When my dog, Chloe, died I sent an in-memoriam gift to my local animal shelter. About four months later I received an appeal which started, “Dear Animal Lover”.

 It must be hard to keep track of all the people who give to memorialize their pets. But if they had addressed me by name and included something like, …I know it’s only been a few months since Chloe died, etc… I would have written them another check immediately and it would have been bigger than the last one.

 90% of donors in our research studies say that the thank you letter is the single most important and influential communication they ever receive from not-for-profits they support. In memoriam acknowledgements can be amazing and they can provide real comfort and support to people who are hurting. Give them the best you’ve got; you won’t regret it.

Dear Bill and Jean,

 John Allen touched many lives, including mine and many of my colleagues here at XYZ Hospital. I find myself feeling a combination of sadness over his passing and gratitude for having known him.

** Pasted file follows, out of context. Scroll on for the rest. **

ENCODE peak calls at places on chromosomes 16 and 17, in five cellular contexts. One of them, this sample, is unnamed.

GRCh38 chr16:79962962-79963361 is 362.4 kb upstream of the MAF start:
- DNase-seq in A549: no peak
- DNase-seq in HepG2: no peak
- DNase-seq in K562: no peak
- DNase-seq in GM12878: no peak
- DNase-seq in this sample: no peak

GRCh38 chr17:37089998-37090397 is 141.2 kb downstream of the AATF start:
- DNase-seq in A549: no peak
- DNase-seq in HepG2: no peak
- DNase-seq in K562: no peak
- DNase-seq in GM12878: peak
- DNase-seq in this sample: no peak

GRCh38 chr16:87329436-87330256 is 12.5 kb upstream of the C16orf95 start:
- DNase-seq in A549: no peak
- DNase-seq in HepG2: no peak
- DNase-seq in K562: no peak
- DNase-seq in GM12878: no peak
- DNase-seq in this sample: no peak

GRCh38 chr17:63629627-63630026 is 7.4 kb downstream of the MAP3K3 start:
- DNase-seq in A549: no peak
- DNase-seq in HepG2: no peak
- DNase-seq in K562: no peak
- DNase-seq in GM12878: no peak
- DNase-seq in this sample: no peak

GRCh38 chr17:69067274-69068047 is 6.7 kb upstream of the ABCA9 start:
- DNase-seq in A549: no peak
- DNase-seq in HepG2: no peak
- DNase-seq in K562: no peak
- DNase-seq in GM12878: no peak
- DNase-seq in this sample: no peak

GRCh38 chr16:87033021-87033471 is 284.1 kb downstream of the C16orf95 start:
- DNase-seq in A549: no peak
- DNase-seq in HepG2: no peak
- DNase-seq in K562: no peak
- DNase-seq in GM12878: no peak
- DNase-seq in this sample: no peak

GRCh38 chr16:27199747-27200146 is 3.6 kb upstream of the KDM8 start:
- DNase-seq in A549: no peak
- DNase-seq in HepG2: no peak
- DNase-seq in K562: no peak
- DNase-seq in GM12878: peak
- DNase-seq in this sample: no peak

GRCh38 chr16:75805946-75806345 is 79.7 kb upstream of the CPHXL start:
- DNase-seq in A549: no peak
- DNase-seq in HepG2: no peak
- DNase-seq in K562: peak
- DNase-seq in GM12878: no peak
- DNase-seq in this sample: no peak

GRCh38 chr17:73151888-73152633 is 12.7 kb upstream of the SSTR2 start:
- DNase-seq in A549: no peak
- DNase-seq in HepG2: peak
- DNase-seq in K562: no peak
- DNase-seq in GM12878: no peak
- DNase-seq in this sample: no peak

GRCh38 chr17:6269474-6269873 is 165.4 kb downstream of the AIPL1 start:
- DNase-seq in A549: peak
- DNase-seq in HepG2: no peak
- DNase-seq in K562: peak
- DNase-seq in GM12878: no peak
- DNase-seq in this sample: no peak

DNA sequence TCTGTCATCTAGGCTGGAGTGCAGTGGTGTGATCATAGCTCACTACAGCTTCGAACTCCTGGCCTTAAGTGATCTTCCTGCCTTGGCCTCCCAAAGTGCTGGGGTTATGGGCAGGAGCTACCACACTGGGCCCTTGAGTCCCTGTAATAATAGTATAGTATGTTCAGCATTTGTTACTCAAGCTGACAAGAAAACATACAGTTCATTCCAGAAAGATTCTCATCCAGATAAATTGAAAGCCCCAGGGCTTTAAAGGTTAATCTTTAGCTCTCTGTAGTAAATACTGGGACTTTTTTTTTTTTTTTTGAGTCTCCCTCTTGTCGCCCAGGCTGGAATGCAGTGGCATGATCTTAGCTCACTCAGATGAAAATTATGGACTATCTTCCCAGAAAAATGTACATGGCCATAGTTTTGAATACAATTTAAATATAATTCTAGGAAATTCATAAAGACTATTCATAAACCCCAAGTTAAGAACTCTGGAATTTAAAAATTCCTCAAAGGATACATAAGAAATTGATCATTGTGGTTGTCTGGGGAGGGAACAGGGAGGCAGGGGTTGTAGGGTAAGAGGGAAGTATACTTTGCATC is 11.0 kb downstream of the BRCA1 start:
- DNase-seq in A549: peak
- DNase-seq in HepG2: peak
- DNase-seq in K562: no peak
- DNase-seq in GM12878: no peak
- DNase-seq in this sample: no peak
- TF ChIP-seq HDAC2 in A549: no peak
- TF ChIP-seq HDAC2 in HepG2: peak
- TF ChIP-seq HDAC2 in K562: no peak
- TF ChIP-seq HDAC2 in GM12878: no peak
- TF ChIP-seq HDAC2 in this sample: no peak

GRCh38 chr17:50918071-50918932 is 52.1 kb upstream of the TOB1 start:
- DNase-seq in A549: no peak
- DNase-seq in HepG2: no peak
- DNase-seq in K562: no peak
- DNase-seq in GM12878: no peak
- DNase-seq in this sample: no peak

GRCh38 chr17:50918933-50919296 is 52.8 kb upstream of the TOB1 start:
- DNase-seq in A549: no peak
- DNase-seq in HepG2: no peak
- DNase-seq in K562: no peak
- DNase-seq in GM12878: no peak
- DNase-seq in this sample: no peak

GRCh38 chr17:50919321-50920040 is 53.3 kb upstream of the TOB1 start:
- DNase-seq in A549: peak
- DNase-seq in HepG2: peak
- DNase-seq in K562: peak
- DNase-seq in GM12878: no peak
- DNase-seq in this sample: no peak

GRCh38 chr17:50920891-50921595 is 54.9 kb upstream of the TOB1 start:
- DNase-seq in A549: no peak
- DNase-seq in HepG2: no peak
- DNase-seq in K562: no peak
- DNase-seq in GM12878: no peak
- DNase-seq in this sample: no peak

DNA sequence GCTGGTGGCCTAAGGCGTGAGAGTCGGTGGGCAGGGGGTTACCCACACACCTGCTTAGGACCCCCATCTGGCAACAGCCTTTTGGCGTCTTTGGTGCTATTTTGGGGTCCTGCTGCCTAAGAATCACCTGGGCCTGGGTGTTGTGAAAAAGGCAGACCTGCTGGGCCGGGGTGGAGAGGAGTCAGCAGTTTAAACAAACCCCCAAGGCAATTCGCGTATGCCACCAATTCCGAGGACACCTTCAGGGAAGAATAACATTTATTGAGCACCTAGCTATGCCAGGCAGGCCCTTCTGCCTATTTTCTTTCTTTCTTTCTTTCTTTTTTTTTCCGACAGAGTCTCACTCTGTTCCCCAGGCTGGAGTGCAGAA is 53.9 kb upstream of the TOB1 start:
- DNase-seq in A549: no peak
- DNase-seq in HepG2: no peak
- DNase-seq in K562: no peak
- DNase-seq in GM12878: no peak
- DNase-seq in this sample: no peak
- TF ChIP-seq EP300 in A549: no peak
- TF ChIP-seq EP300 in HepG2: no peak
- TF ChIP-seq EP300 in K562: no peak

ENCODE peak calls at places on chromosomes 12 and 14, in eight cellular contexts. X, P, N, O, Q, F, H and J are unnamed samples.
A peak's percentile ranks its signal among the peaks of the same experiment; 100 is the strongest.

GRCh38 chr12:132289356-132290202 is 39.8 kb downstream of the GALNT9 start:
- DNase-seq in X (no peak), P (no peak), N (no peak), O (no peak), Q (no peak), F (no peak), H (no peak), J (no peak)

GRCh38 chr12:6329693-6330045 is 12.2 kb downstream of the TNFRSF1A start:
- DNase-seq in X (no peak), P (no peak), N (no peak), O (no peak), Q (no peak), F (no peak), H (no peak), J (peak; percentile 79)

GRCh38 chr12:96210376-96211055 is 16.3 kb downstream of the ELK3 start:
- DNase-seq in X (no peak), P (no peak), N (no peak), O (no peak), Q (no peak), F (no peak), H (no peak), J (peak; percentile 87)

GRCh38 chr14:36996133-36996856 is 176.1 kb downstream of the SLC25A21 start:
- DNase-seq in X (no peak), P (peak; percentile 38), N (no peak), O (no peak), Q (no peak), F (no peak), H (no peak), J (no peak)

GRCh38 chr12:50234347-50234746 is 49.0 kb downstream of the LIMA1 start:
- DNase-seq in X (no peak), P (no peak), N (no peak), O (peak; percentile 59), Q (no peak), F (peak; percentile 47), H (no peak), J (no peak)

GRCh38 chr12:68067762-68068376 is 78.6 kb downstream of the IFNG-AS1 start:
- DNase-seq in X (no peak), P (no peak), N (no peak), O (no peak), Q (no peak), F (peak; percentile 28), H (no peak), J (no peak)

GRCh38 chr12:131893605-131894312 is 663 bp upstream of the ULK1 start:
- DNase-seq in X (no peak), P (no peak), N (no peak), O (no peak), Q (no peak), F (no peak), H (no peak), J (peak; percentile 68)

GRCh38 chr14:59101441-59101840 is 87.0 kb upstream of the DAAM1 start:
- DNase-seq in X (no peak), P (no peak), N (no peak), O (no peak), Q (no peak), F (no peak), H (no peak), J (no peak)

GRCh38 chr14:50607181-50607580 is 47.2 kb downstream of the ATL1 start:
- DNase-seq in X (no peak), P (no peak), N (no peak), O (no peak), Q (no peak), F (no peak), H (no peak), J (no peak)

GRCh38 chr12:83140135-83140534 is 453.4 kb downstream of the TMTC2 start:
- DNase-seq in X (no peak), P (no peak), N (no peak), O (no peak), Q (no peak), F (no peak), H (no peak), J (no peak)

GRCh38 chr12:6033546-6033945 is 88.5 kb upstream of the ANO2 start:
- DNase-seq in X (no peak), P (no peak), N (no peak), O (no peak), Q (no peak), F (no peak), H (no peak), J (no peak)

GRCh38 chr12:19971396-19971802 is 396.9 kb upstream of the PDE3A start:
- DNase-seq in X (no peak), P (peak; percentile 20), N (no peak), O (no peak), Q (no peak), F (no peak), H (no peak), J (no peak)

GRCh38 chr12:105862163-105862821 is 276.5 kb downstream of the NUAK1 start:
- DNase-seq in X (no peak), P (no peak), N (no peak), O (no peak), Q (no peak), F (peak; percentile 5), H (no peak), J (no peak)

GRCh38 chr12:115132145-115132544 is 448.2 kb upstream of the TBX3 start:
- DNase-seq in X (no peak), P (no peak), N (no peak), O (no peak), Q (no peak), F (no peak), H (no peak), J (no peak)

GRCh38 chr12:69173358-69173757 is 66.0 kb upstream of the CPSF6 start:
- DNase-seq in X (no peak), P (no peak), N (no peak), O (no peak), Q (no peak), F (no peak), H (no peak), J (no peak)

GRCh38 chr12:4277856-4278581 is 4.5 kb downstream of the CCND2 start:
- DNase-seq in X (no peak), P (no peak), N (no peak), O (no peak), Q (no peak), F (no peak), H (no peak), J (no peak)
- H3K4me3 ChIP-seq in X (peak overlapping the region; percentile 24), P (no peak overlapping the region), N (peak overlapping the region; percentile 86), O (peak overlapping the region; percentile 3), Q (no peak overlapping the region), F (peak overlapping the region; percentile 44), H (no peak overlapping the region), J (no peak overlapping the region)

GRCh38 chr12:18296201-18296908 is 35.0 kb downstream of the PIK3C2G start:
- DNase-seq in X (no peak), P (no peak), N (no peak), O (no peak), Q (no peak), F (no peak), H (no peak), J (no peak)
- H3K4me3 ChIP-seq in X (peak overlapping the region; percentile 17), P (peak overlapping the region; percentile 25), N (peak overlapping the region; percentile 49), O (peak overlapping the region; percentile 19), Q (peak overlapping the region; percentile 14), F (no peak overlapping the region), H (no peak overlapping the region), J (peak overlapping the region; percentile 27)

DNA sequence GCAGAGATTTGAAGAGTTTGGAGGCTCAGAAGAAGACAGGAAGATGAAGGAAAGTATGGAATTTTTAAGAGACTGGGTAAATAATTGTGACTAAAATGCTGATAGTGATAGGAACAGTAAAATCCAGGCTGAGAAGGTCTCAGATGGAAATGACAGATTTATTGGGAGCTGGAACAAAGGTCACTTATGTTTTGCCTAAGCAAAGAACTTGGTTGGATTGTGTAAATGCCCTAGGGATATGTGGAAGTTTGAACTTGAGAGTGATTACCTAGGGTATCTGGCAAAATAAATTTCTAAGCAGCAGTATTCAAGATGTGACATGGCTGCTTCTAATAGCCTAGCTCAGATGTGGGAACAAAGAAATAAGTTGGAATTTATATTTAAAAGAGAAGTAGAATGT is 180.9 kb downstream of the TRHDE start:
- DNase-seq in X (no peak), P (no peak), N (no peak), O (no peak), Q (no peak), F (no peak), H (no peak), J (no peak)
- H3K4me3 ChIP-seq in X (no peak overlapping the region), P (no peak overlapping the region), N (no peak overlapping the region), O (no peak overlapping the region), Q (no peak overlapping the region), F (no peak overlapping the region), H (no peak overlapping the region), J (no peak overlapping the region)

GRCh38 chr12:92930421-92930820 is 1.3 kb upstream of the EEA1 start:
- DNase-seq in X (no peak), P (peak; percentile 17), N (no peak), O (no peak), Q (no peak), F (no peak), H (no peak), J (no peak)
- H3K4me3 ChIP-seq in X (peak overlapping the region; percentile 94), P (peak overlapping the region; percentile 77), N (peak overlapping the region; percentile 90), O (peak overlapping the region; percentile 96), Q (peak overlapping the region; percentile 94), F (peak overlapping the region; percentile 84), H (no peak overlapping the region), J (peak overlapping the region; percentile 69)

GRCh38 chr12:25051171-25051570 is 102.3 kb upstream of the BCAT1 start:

We are deeply honored and very appreciative of your gift in tribute to this amazing person who did so much for both our hospital and the entire community. John and his family have agreed that funds offered in his memory will be used to make the family gathering rooms in the palliative care wing more comfortable and functional.

 Thank you for remembering John and his family in such a thoughtful way.

 With gratitude,

 Raj Hemal
Chief, Palliative Care Medicine


[1]University of Michigan/IUPUI Panel Study

Showing 6 comments
  • John Clese

    Thank you Penelope for simplifying something that shouldn’t be so difficult in the first place, showing people you truly care and are appreciative of their efforts to help your organization. Nobody wants to feel unrecognized, and they certainly don’t want to feel like an ATM machine!

  • Pete Hutton

    Outstanding thoughts. I’ve always wondered why organizations feel memorial gifts are “throw away” names, saying, “After all, they’ll never give again.” How can they know that? Doesn’t this kind of thinking become a self-fulfilling prophecy? Thanks for your great insight and suggestions, Penelope. Pete

  • Doug Ferrick

    Dear Penelope,